On November 17, Chicago’s LGBT community lost a beloved leader when Lois Bates passed away at age 41, following a long illness. Her life, focused on service, faith and family, has been memorialized by many media outlets and community blogs in the past few weeks, including the Chicago Tribune, the Windy City Times and the Advocate.
Bates, a Black transgender woman, was raised on Chicago’s Southeast Side, one of four children, and a veteran of the Navy (having served in the Persian Gulf). After serving, she transitioned to live openly as a woman and began her advocacy work. She was diagnosed with kidney failure at age 26, had diabetes and was HIV-positive. Yet despite the fact that she faced these long-term illnesses, many describe her as a tireless advocate for the HIV-positive, transgender and LGBT youth communities.
According to the Chicago Tribune, Bates, a Black transgender woman, was “a fixture at Chicago's Howard Brown Health Center,” where she served as the coordinator of transgender HIV prevention services and created support groups for trans youth and adults. In this capacity, she was the lead facilitator of the country's first Centers for Disease Control and Prevention AIDS-awareness program specific to young transgender women of color.
"She was a sister to thousands of trans men and women," June LaTrobe, trans-community liaison at the Center on Halsted and a longtime friend of Ms. Bates, told the Chicago Tribune. "She was there to listen, to advise. She was a fierce advocate for the fair, equal and inclusive representation of trans people."
"I considered Lois to be the 'mother' of the African -American trans community as well a mother and a mentor to all," Helena Bushong, a transgender advocate, told the Windy City Times. "Lois was present for us in need of direction as we entered our 'authentic' lives. Lois was and shall continue to be an inspiration in my advocacy issues regarding the HIV aging population and the trans community. It is with Lois' grace of understanding, acceptance, guidance and unstoppable courage I am who I am today."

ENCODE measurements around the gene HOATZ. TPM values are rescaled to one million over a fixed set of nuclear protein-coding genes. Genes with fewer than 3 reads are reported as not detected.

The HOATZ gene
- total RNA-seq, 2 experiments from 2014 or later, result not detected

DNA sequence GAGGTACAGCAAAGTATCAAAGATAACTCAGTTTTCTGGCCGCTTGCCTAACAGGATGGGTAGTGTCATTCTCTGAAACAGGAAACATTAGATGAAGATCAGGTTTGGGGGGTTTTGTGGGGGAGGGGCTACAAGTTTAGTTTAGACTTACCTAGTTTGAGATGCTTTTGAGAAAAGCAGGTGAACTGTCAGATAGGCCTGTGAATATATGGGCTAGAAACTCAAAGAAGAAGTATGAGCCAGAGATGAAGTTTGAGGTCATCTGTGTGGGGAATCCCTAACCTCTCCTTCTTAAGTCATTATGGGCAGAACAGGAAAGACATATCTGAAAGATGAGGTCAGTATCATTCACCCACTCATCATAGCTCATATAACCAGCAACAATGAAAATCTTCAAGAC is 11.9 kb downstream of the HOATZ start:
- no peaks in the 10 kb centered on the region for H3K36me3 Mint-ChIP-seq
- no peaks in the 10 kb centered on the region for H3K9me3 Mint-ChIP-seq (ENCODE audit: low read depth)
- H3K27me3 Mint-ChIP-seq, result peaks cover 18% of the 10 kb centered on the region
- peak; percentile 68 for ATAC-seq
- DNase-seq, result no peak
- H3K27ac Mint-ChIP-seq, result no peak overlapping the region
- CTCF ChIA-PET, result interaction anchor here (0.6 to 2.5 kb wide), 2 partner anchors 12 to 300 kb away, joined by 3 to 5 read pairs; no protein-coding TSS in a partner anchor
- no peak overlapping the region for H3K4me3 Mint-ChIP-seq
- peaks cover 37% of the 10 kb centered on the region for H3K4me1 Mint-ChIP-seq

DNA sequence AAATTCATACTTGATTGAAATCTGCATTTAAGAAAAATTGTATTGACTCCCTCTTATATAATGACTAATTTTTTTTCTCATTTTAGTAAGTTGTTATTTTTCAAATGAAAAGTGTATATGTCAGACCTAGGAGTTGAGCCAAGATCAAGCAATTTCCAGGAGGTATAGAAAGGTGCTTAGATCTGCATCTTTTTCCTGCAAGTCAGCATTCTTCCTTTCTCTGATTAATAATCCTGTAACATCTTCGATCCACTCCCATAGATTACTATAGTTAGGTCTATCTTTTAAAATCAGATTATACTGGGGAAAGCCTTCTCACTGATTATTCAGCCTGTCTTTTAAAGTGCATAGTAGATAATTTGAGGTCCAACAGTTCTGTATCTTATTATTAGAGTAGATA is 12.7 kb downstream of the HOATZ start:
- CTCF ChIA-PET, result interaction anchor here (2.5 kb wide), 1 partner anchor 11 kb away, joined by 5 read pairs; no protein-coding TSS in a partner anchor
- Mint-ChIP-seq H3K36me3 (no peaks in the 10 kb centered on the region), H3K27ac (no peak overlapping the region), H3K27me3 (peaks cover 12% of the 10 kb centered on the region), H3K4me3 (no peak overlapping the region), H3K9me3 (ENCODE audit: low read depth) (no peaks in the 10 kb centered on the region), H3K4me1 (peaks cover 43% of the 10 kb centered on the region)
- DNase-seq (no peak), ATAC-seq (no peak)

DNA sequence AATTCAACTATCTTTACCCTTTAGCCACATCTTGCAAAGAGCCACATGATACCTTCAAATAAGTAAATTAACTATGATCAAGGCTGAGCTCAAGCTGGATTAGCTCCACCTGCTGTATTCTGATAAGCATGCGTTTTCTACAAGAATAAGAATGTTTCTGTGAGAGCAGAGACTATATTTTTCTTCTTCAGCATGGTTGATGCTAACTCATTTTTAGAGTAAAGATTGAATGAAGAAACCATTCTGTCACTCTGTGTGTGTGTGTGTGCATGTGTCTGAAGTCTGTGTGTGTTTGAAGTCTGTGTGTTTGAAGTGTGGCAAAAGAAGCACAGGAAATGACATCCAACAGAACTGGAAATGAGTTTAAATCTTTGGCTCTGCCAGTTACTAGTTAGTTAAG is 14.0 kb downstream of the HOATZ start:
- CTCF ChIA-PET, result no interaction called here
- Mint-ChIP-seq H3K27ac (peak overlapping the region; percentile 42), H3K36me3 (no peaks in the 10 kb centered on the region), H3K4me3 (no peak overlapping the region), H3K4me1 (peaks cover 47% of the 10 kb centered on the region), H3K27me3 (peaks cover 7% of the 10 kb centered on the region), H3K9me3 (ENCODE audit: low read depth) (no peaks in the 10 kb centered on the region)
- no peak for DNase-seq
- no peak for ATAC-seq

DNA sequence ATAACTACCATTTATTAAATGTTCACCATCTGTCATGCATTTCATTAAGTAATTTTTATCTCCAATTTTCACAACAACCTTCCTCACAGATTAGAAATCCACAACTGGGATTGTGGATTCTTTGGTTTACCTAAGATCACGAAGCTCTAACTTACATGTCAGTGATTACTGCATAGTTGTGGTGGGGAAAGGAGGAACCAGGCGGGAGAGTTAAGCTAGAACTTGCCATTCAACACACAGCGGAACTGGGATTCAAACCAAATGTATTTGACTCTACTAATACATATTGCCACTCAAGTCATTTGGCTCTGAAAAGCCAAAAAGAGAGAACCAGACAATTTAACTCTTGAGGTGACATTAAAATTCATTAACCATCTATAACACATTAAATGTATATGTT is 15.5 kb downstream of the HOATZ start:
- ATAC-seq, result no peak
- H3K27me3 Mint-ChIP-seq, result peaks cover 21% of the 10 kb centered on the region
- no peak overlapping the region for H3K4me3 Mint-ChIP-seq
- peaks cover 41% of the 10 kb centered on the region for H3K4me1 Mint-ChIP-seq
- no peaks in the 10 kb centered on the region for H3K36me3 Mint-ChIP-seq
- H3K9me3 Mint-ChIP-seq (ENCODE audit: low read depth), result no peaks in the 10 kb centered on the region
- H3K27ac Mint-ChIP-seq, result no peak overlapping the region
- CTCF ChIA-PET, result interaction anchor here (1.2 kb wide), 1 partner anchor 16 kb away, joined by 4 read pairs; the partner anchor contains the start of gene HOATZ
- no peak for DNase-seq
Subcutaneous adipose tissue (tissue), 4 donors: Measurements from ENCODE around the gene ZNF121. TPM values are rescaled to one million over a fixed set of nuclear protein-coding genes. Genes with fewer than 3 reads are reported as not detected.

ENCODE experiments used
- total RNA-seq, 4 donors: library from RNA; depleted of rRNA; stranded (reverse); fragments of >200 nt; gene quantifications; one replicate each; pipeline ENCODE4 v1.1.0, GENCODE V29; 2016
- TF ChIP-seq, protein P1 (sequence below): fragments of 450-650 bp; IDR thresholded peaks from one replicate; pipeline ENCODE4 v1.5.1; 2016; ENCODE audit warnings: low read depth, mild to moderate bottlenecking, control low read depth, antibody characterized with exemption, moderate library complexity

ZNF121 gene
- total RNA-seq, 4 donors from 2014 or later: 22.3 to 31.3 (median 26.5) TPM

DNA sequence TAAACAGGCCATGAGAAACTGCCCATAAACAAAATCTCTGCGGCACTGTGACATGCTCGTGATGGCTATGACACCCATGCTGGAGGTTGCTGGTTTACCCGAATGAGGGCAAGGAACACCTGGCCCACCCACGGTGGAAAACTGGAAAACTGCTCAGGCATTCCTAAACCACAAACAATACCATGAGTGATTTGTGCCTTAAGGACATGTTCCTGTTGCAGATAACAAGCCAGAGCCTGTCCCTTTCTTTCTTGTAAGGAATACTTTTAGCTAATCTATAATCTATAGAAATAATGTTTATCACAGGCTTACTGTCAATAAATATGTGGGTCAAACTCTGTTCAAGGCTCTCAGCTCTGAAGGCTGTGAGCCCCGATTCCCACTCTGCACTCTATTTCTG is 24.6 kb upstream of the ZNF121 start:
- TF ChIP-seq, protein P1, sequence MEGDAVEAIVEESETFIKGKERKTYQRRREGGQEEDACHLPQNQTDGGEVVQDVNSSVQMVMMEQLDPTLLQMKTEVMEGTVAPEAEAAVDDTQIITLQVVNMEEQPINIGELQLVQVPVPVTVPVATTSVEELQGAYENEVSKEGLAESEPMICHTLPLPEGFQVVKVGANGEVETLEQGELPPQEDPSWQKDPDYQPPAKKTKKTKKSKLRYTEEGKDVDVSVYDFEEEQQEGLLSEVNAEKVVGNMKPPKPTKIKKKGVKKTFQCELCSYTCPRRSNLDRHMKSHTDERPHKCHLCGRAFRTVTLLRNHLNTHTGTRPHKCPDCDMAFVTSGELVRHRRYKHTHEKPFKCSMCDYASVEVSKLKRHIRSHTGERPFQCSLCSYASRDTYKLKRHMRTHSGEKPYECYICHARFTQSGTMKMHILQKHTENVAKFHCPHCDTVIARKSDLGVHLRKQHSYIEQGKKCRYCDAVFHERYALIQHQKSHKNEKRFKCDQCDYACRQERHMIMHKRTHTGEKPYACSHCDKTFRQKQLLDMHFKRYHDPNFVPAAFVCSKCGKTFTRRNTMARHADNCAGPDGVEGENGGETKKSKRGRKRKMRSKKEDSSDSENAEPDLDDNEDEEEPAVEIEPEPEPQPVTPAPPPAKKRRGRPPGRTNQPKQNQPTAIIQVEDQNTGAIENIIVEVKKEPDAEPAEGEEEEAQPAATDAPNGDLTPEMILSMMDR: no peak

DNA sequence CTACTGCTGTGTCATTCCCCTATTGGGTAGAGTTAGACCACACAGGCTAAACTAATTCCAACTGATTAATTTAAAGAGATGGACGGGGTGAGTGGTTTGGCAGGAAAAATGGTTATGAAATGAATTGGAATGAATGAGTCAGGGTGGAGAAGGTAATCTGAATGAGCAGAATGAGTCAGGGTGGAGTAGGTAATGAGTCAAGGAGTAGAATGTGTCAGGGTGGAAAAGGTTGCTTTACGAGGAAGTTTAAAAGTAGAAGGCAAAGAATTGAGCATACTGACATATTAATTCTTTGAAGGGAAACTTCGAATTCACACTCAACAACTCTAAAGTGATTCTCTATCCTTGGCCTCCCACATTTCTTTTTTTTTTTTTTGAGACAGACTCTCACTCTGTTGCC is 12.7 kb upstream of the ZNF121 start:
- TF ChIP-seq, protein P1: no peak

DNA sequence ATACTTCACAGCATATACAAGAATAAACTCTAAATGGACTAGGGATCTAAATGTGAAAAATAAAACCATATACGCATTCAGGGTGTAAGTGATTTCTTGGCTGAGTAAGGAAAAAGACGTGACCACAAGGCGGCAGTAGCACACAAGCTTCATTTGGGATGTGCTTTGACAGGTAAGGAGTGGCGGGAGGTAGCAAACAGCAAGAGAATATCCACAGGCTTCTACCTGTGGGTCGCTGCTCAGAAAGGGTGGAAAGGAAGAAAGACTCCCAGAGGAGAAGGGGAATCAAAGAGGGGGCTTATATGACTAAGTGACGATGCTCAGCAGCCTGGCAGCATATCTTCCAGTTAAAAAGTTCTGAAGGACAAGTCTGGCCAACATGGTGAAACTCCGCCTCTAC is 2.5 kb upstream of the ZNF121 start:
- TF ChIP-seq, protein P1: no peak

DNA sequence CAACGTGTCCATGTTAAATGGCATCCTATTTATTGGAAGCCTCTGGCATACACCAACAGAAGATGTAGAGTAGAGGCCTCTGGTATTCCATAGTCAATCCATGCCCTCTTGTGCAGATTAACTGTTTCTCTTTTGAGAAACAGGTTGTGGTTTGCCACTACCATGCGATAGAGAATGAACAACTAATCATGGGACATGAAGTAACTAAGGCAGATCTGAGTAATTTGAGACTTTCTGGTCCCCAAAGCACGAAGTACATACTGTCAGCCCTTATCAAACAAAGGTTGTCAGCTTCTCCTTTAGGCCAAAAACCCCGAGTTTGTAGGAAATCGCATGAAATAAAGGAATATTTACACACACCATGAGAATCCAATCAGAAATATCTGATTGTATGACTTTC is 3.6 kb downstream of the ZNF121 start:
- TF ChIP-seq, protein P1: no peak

"I admired her because she was always very, very proud of who she was and what she did," Jamal Edwards, president and chief executive officer of Howard Brown, shared with the Chicago Tribune. "That is not a very easy thing to be, not today and certainly not five or six years ago when she came to Howard Brown, as a black, transgender woman. The way she stood up for herself and for the trans community and for the black community was fearless and, quite frankly, awe-aspiring."
In an interview with GLAAD, Frank Walker, Jr., founding director of Chicago’s Youth Pride Services, shared, “Lois was a regular donor to Youth Pride and attended all of our fundraisers. She was known to our youth through her service as the Secretary for Windy City Black Pride and because she taught a Trans 101 course at a summer youth program that our organization runs. From where I stand, she was the greatest trans advocate that Chicago has ever had. Her passing leaves a huge void in the community and in the lives of all the youth we work with.”
In addition to her work with LGBT communities, Bates was a licensed minister in Chicago’s Pillar of Love Fellowship United Church of Christ. "Even as she grew to know herself and identify herself as a transgender woman, she never stopped going to church and never stopped working on and continuing her relationship with God," Phyllis V. Pennese, founder and senior pastor of the church, told the Chicago Tribune. "The work Lois did was clearly ministry."
“The thing that was truly special about Minister Lois L. Bates was how well she integrated all the aspects of her life,” shared Pastor Anthony Sullivan, Jr. in an obituary he delivered at Bates’ funeral. “Her spiritual life, advocacy and organizing work, and relationships with her family, friends and the community at large held equal importance to her, and she was intentional about creating a world where they all could come together.” In an interview with GLAAD, Sullivan highlighted Bates’ ties to her family. “Lois and her mother Delores had a beautiful relationship centered on Delores’ complete love and total acceptance of Lois,” he stated.
Funeral services were held for Lois Bates on Monday. She is survived by her mother Delores and siblings Gloria, Eugene and Debra. GLAAD offers deep sympathies to her loved ones and all who loved her.